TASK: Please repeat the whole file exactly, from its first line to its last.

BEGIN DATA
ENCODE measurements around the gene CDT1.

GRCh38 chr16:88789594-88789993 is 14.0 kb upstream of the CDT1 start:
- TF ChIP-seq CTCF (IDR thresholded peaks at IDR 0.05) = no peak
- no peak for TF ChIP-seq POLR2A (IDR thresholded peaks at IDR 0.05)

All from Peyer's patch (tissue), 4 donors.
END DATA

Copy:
ENCODE measurements around the gene CDT1.

GRCh38 chr16:88789594-88789993 is 14.0 kb upstream of the CDT1 start:
- TF ChIP-seq CTCF (IDR thresholded peaks at IDR 0.05) = no peak
- no peak for TF ChIP-seq POLR2A (IDR thresholded peaks at IDR 0.05)

All from Peyer's patch (tissue), 4 donors.